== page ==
Group B Strep Infection

  • Medical Author:
    Steven Doerr, MD

    Steven Doerr, MD, is a U.S. board-certified Emergency Medicine Physician. Dr. Doerr received his undergraduate degree in Spanish from the University of Colorado at Boulder. He graduated with his Medical Degree from the University Of Colorado Health Sciences Center in Denver, Colorado in 1998 and completed his residency training in Emergency Medicine from Denver Health Medical Center in Denver, Colorado in 2002, where he also served as Chief Resident.

  • Medical Editor: Melissa Conrad Stöppler, MD
    Melissa Conrad Stöppler, MD

    Melissa Conrad Stöppler, MD

    Melissa Conrad Stöppler, MD, is a U.S. board-certified Anatomic Pathologist with subspecialty training in the fields of Experimental and Molecular Pathology. Dr. Stöppler's educational background includes a BA with Highest Distinction from the University of Virginia and an MD from the University of North Carolina. She completed residency training in Anatomic Pathology at Georgetown University followed by subspecialty fellowship training in molecular diagnostics and experimental pathology.

View Stages of Pregnancy Slideshow Pictures

Group B Streptococcus Screening

Common Tests During the Third Trimester of Pregnancy

Group B streptococcus (GBS) is a type of bacteria that can exist in the female reproductive tract without causing symptoms. Up to 30% of healthy women can carry group B strep, and it usually does not cause problems. However, sometimes it can lead to serious infection of the bloodstream, infection of the placenta, or urinary tract infection. Group B strep can also have serious consequences for the baby, causing potentially life-threatening infections in the newborn, including meningitis, pneumonia, and sepsis.

Group B strep facts

  • Group B strep (GBS) are bacteria found normally in the intestine, vagina, and rectal area in about 25% of all healthy adult and pregnant women.
  • Group B strep infections can affect neonates and adults.
  • Most pregnant women who are colonized by the bacteria have no symptoms.
  • The infection can be spread to infants before or during delivery.
  • Signs and symptoms in babies may include fever, breathing problems, seizures, lethargy, and poor feeding.
  • Diagnosis of GBS infection is made by isolating the organism from body fluids.
  • The treatment for GBS infection is antibiotics.
  • Complications of GBS infection include sepsis, pneumonia, meningitis, or occasionally death.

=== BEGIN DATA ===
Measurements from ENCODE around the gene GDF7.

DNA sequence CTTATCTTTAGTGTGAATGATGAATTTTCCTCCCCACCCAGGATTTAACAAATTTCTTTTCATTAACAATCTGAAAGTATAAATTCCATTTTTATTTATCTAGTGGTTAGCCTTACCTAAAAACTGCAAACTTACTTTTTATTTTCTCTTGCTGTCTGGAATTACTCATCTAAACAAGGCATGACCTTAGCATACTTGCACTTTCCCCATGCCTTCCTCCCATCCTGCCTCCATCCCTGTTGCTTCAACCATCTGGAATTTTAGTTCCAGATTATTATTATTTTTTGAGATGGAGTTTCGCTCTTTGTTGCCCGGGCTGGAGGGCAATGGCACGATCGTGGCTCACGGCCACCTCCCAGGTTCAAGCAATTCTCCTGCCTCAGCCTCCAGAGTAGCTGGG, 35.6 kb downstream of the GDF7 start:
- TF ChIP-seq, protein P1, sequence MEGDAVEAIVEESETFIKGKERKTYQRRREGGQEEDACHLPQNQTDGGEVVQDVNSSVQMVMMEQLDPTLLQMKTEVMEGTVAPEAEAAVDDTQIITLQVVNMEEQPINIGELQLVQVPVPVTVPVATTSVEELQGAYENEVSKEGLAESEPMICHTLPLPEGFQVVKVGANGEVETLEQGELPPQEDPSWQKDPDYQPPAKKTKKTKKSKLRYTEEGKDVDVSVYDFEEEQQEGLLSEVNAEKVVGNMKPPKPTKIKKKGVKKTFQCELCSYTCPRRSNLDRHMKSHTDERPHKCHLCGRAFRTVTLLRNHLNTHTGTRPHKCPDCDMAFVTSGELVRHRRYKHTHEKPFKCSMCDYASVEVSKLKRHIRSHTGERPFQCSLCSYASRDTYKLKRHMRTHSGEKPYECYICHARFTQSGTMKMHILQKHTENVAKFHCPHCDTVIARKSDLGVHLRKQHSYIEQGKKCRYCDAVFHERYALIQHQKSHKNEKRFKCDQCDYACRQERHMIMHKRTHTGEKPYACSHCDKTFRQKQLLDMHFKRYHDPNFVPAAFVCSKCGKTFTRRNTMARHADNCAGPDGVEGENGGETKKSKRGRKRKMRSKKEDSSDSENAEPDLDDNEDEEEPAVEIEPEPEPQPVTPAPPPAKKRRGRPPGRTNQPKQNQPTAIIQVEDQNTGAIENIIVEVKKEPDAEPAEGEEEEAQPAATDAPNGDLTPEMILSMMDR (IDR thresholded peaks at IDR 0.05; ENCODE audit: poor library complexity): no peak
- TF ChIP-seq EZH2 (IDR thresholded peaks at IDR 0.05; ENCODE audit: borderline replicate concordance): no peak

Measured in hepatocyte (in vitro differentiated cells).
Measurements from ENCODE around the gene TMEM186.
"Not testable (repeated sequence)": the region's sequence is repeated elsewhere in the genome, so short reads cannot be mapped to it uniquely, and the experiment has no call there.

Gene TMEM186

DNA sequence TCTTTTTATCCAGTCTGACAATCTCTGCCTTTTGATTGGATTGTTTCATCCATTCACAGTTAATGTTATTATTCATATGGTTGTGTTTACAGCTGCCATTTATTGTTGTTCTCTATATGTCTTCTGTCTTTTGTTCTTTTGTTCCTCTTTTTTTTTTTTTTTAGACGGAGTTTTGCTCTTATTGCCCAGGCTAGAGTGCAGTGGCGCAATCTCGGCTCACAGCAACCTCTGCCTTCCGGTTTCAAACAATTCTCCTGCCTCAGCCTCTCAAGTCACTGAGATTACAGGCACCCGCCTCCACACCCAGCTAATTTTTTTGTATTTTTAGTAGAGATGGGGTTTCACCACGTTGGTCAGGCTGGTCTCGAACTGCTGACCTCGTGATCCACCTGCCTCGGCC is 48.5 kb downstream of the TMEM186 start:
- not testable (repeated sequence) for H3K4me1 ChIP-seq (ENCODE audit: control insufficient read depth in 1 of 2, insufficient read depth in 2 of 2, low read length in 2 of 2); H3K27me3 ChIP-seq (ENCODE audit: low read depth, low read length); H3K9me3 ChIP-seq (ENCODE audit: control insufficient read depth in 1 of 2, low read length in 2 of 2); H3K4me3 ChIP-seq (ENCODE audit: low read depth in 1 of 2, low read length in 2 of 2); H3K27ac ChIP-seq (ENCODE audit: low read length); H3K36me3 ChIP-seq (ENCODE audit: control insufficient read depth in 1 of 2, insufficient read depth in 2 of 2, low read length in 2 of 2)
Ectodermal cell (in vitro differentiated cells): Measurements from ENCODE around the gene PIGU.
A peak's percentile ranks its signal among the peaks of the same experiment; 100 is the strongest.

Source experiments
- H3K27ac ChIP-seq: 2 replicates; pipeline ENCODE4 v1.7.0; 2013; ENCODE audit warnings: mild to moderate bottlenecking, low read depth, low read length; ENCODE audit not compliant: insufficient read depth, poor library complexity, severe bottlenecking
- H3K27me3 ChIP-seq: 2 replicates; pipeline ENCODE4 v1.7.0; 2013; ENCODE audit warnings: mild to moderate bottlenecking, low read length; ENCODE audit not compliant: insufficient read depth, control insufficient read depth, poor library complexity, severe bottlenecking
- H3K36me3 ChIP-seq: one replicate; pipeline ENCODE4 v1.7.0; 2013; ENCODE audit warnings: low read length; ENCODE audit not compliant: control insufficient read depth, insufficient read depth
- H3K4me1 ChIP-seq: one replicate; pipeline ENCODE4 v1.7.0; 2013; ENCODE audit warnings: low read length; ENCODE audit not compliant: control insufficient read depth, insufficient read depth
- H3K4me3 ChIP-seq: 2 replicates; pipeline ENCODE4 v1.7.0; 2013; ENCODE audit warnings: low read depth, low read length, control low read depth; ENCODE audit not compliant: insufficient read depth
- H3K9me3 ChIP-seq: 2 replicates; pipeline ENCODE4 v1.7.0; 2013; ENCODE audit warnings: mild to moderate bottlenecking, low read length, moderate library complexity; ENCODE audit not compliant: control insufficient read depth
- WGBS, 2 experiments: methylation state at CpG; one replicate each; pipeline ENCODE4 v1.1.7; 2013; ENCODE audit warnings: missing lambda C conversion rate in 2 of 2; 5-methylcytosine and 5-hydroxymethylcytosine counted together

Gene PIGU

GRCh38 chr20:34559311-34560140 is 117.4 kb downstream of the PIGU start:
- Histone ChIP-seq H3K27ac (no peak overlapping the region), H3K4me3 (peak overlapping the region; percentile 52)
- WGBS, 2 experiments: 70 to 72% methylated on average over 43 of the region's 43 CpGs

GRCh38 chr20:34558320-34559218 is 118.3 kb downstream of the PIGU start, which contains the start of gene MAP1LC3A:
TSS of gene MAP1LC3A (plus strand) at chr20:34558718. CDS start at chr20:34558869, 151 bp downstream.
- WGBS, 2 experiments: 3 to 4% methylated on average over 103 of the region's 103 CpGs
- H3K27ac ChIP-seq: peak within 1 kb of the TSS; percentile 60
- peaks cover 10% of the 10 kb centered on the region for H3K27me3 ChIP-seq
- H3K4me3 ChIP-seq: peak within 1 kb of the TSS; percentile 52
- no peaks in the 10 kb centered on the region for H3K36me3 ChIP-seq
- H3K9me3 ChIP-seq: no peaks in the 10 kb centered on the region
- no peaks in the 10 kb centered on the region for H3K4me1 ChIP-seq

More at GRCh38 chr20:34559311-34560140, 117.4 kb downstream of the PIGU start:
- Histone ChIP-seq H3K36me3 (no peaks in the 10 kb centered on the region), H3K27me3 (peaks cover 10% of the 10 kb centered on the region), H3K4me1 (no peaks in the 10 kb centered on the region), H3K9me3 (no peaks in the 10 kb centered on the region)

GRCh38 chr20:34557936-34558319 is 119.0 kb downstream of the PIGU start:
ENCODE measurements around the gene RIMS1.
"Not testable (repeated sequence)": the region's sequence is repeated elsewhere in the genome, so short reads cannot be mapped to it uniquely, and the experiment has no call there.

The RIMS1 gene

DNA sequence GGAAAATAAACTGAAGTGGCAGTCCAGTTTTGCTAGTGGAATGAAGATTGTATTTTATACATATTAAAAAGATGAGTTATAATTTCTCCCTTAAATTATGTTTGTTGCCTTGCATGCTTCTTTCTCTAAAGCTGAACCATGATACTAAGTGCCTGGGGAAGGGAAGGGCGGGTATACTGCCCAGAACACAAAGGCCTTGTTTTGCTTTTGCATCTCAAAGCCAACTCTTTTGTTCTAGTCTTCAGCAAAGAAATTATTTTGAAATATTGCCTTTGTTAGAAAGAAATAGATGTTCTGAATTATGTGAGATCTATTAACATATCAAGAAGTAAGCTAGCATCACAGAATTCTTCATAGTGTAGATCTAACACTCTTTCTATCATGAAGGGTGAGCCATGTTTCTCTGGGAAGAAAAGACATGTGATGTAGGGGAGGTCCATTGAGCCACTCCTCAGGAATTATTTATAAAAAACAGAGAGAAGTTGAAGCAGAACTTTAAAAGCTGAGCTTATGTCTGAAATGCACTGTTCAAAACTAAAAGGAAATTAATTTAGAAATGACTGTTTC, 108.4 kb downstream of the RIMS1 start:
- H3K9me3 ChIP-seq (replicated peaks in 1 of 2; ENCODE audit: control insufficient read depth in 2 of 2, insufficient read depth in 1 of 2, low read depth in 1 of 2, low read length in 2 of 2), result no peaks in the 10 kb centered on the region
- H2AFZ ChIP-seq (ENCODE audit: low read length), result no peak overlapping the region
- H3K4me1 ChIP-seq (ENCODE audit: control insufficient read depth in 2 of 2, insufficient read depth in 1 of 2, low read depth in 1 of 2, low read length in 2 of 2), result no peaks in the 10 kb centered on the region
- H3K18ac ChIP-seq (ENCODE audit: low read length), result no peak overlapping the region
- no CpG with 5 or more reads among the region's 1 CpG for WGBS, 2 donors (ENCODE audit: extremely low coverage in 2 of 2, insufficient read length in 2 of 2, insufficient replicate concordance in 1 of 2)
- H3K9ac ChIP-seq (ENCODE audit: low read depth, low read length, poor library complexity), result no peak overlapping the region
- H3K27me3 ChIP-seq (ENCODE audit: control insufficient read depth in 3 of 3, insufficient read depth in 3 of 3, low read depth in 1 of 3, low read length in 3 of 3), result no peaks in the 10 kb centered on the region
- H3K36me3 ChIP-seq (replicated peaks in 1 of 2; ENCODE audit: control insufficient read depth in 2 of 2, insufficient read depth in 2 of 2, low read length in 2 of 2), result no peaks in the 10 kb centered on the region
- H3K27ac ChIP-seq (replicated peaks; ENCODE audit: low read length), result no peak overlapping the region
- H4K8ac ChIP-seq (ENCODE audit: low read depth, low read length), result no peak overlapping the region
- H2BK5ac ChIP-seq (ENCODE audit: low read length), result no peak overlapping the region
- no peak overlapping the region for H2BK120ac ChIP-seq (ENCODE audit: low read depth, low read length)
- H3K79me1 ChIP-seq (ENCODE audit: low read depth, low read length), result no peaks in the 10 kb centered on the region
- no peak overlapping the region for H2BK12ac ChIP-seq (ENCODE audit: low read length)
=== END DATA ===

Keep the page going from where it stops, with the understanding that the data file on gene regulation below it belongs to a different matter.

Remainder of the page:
• The prognosis for GBS infection depends on the patient's age and underlying medical conditions.
  • In pregnant women, prevention of transmitting GBS infection is best achieved by routine screening for colonization with GBS.

What is group B strep?

Group B strep (GBS) is a type of gram-positive streptococcal bacteria also known as Streptococcus agalactiae. This type of bacteria (not to be confused with group A strep which causes "strep throat") is commonly found in the human body, and it usually does not cause any symptoms. However, in certain cases, it can be a dangerous cause of various infections that can affect nonpregnant adults, pregnant women, and their newborn infants. In the United States, approximately 19,800 cases of GBS infection occur annually across all age groups. Group B strep infection is the most common cause of neonatal sepsis and meningitis in the United States.

Group B strep infection can also afflict nonpregnant adults with certain chronic medical conditions, such as diabetes, cardiovascular disease, obesity, and cancer. The incidence of GBS infection in adults increases with age, with the highest rate in adults 65 years of age and older (20-25 cases per 100,000). Although the incidence of neonatal group B strep infection has been decreasing, the incidence of GBS infection in nonpregnant adults has been increasing.

Medically Reviewed by a Doctor on 4/29/2016
VIEW PATIENT COMMENTS
  • Group B Strep - Describe Your Experience

    Please describe your experience with group B strep.

    Post View 38 Comments
  • Group B Strep - Treatments

    What was the most effective treatment for your group B strep?

    Post View 6 Comments
  • Group B Strep - Symptoms

    What symptoms did you experience with your group B strep infection?

    Post View 3 Comments

Health Solutions From Our Sponsors